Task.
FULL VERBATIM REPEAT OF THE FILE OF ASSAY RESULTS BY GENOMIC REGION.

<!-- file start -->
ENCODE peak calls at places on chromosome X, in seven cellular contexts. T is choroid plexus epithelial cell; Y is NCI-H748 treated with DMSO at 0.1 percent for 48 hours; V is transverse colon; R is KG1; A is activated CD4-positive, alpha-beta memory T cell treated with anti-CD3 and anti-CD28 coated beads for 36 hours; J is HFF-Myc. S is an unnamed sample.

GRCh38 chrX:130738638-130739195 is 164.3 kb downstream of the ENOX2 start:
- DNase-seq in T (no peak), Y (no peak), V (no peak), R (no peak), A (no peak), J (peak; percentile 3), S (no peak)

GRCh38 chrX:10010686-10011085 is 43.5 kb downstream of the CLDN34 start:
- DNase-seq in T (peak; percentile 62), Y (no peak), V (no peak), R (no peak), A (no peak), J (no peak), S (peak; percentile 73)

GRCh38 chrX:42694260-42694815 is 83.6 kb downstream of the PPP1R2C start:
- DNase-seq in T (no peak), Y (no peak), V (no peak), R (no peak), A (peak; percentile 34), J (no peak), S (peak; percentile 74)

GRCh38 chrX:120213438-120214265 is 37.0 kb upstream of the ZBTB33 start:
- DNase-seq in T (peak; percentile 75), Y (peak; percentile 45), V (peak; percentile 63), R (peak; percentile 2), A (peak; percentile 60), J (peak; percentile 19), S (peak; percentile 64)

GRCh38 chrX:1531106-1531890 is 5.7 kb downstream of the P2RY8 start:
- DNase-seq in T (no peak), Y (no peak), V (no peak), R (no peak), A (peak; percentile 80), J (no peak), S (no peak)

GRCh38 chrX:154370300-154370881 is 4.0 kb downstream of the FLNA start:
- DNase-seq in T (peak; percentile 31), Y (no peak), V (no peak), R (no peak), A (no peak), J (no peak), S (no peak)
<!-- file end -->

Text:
ENCODE peak calls at places on chromosome X, in seven cellular contexts. T is choroid plexus epithelial cell; Y is NCI-H748 treated with DMSO at 0.1 percent for 48 hours; V is transverse colon; R is KG1; A is activated CD4-positive, alpha-beta memory T cell treated with anti-CD3 and anti-CD28 coated beads for 36 hours; J is HFF-Myc. S is an unnamed sample.

GRCh38 chrX:130738638-130739195 is 164.3 kb downstream of the ENOX2 start:
- DNase-seq in T (no peak), Y (no peak), V (no peak), R (no peak), A (no peak), J (peak; percentile 3), S (no peak)

GRCh38 chrX:10010686-10011085 is 43.5 kb downstream of the CLDN34 start:
- DNase-seq in T (peak; percentile 62), Y (no peak), V (no peak), R (no peak), A (no peak), J (no peak), S (peak; percentile 73)

GRCh38 chrX:42694260-42694815 is 83.6 kb downstream of the PPP1R2C start:
- DNase-seq in T (no peak), Y (no peak), V (no peak), R (no peak), A (peak; percentile 34), J (no peak), S (peak; percentile 74)

GRCh38 chrX:120213438-120214265 is 37.0 kb upstream of the ZBTB33 start:
- DNase-seq in T (peak; percentile 75), Y (peak; percentile 45), V (peak; percentile 63), R (peak; percentile 2), A (peak; percentile 60), J (peak; percentile 19), S (peak; percentile 64)

GRCh38 chrX:1531106-1531890 is 5.7 kb downstream of the P2RY8 start:
- DNase-seq in T (no peak), Y (no peak), V (no peak), R (no peak), A (peak; percentile 80), J (no peak), S (no peak)

GRCh38 chrX:154370300-154370881 is 4.0 kb downstream of the FLNA start:
- DNase-seq in T (peak; percentile 31), Y (no peak), V (no peak), R (no peak), A (no peak), J (no peak), S (no peak)